12. Dead Sea Scrolls, Scroll of Blessings, 3.22-3.28, 5.21 (2nd cent. BCE - 1st cent. CE)  Tagged with subjects: •stegemann, hartmut Found in books: Klawans (2019), Heresy, Forgery, Novelty: Condemning, Denying, and Asserting Innovation in Ancient Judaism, 100
13. Dead Sea Scrolls, Hodayot, 9.36, 10, 10.26, 11, 12, 12.9, 12.24, 12.28, 12.29, 12.30, 13, 14, 15, 16, 17, 25.34-27.3 (2nd cent. BCE - 1st cent. CE)  Tagged with subjects: •nan Found in books: Klawans (2019), Heresy, Forgery, Novelty: Condemning, Denying, and Asserting Innovation in Ancient Judaism, 88
14. Dead Sea Scrolls, Damascus Document, 16.2-16.6 (2nd cent. BCE - 1st cent. CE)  Tagged with subjects: •stegemann, hartmut Found in books: Klawans (2019), Heresy, Forgery, Novelty: Condemning, Denying, and Asserting Innovation in Ancient Judaism, 100
15. Dead Sea Scrolls, Damascus Document, 16.2-16.6 (2nd cent. BCE - 1st cent. CE)  Tagged with subjects: •stegemann, hartmut Found in books: Klawans (2019), Heresy, Forgery, Novelty: Condemning, Denying, and Asserting Innovation in Ancient Judaism, 100
16. Philo of Alexandria, That Every Good Person Is Free, 82, 89-91 (1st cent. BCE - 1st cent. CE)  Tagged with subjects: •nan Found in books: Taylor (2012), The Essenes, the Scrolls, and the Dead Sea, 200
91. and yet no one, not even of those immoderately cruel tyrants, nor of the more treacherous and hypocritical oppressors was ever able to bring any real accusation against the multitude of those called Essenes or Holy. But everyone being subdued by the virtue of these men, looked up to them as free by nature, and not subject to the frown of any human being, and have celebrated their manner of messing together, and their fellowship with one another beyond all description in respect of its mutual good faith, which is an ample proof of a perfect and very happy life. XIV.
17. Philo of Alexandria, Hypothetica, 11.18 (1st cent. BCE - 1st cent. CE)  Tagged with subjects: •stegemann, h. Found in books: Taylor (2012), The Essenes, the Scrolls, and the Dead Sea, 200
18. Josephus Flavius, Jewish Antiquities, 15.371-15.379, 18.11, 18.18, 18.20 (1st cent. CE - 1st cent. CE)  Tagged with subjects: •stegemann, h. Found in books: Taylor (2012), The Essenes, the Scrolls, and the Dead Sea, 16, 200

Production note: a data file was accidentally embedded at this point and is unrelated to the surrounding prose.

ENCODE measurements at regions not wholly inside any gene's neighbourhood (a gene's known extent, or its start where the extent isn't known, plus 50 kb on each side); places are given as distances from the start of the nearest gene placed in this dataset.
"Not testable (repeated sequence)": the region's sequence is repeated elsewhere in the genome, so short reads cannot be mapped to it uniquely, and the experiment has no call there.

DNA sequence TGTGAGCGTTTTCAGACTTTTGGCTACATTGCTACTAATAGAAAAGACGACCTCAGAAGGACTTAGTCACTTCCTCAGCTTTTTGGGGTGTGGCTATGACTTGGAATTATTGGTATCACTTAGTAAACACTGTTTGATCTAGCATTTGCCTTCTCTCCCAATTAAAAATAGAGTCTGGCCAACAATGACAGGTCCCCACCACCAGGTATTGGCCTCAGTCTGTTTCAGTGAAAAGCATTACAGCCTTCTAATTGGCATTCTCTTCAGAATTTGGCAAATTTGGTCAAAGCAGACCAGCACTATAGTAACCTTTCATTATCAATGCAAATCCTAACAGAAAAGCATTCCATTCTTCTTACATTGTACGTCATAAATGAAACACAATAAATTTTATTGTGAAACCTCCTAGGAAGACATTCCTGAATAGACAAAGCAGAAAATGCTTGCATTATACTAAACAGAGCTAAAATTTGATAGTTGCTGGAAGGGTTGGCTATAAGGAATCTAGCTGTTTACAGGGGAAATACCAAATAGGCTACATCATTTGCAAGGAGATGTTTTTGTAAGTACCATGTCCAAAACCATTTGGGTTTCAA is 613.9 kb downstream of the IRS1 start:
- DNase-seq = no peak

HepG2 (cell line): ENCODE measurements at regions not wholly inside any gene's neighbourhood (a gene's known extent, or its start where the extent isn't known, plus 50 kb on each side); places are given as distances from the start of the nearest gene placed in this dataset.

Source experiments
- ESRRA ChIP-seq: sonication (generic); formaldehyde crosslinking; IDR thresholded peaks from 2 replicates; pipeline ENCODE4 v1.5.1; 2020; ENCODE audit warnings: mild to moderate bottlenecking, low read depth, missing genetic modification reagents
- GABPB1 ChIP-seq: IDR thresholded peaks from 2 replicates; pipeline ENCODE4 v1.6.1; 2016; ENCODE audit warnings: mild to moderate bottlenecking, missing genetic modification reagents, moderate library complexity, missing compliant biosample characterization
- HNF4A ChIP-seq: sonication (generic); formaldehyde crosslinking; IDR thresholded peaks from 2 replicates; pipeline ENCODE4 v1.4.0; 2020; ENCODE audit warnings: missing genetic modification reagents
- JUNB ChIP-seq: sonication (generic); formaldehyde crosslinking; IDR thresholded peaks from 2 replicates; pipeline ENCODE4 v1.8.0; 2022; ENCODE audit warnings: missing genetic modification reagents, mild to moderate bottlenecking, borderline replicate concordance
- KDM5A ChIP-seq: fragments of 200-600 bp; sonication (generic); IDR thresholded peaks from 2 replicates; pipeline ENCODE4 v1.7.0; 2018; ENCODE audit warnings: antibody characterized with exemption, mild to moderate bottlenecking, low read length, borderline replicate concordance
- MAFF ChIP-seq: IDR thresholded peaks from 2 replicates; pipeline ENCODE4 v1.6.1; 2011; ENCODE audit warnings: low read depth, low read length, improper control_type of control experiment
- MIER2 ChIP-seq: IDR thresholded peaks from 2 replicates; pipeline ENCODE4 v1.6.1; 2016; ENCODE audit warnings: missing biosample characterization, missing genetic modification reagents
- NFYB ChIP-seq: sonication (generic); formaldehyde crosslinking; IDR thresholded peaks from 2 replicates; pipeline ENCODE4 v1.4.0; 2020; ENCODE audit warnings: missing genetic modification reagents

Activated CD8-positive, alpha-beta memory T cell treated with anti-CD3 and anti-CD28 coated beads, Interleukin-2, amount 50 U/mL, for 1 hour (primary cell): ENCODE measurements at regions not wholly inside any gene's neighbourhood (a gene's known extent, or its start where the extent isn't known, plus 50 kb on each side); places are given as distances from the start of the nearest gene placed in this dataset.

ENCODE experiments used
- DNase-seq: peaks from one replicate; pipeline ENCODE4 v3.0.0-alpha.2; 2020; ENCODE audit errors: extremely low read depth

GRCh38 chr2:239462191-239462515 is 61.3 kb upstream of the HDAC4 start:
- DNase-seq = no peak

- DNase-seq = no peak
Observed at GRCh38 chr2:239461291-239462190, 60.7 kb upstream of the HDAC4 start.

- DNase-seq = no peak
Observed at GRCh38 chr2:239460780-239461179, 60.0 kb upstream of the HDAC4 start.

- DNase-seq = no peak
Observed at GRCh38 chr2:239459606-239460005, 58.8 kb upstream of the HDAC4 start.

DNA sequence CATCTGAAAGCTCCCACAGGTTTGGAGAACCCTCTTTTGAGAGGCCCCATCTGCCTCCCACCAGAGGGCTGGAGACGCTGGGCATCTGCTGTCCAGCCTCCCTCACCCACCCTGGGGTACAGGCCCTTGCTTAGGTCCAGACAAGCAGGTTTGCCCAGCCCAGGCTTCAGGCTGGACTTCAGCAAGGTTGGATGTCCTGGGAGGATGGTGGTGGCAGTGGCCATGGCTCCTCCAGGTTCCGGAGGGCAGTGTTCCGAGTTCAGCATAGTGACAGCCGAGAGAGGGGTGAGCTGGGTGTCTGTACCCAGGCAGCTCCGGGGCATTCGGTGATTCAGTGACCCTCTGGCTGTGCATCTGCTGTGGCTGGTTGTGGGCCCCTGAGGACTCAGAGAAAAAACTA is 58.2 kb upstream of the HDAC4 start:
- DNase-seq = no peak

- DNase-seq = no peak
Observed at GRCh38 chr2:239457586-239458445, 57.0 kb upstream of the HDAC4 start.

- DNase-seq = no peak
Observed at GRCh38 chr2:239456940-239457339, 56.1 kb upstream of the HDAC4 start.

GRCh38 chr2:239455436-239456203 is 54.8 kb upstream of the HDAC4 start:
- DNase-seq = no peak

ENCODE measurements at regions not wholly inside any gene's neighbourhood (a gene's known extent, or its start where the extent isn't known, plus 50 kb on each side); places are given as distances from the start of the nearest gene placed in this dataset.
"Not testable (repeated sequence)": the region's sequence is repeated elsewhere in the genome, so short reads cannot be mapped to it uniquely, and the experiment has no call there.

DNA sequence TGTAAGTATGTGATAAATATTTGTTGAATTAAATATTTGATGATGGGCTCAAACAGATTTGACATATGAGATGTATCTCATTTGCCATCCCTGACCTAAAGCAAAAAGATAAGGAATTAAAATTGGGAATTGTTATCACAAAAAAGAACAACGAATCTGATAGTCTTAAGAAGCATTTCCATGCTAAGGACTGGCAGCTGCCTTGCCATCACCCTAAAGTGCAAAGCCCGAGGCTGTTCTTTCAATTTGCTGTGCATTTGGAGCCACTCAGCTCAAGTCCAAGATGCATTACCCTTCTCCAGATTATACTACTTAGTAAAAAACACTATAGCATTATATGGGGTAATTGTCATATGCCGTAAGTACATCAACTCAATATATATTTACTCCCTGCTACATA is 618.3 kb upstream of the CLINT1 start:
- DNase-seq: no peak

15.371. The Essenes also, as we call a sect of ours, were excused from this imposition. These men live the same kind of life as do those whom the Greeks call Pythagoreans, concerning whom I shall discourse more fully elsewhere. 15.372. However, it is but fit to set down here the reasons wherefore Herod had these Essenes in such honor, and thought higher of them than their mortal nature required; nor will this account be unsuitable to the nature of this history, as it will show the opinion men had of these Essenes. 15.373. 5. Now there was one of these Essenes, whose name was Manahem, who had this testimony, that he not only conducted his life after an excellent manner, but had the foreknowledge of future events given him by God also. This man once saw Herod when he was a child, and going to school, and saluted him as king of the Jews; 15.374. but he, thinking that either he did not know him, or that he was in jest, put him in mind that he was but a private man; but Manahem smiled to himself, and clapped him on his backside with his hand, and said, “However that be, thou wilt be king, and wilt begin thy reign happily, for God finds thee worthy of it. And do thou remember the blows that Manahem hath given thee, as being a signal of the change of thy fortune. 15.375. And truly this will be the best reasoning for thee, that thou love justice [towards men], and piety towards God, and clemency towards thy citizens; yet do I know how thy whole conduct will be, that thou wilt not be such a one, 15.376. for thou wilt excel all men in happiness, and obtain an everlasting reputation, but wilt forget piety and righteousness; and these crimes will not be concealed from God, at the conclusion of thy life, when thou wilt find that he will be mindful of them, and punish time for them.” 15.377. Now at that time Herod did not at all attend to what Manahem said, as having no hopes of such advancement; but a little afterward, when he was so fortunate as to be advanced to the dignity of king, and was in the height of his dominion, he sent for Manahem, and asked him how long he should reign. 15.378. Manahem did not tell him the full length of his reign; wherefore, upon that silence of his, he asked him further, whether he should reign ten years or not? He replied, “Yes, twenty, nay, thirty years;” but did not assign the just determinate limit of his reign. Herod was satisfied with these replies, and gave Manahem his hand, and dismissed him; and from that time he continued to honor all the Essenes. 15.379. We have thought it proper to relate these facts to our readers, how strange soever they be, and to declare what hath happened among us, because many of these Essenes have, by their excellent virtue, been thought worthy of this knowledge of divine revelations. 18.11. 2. The Jews had for a great while had three sects of philosophy peculiar to themselves; the sect of the Essenes, and the sect of the Sadducees, and the third sort of opinions was that of those called Pharisees; of which sects, although I have already spoken in the second book of the Jewish War, yet will I a little touch upon them now. 18.18. 5. The doctrine of the Essenes is this: That all things are best ascribed to God. They teach the immortality of souls, and esteem that the rewards of righteousness are to be earnestly striven for; 18.20. It also deserves our admiration, how much they exceed all other men that addict themselves to virtue, and this in righteousness; and indeed to such a degree, that as it hath never appeared among any other men, neither Greeks nor barbarians, no, not for a little time, so hath it endured a long while among them. This is demonstrated by that institution of theirs, which will not suffer any thing to hinder them from having all things in common; so that a rich man enjoys no more of his own wealth than he who hath nothing at all. There are about four thousand men that live in this way,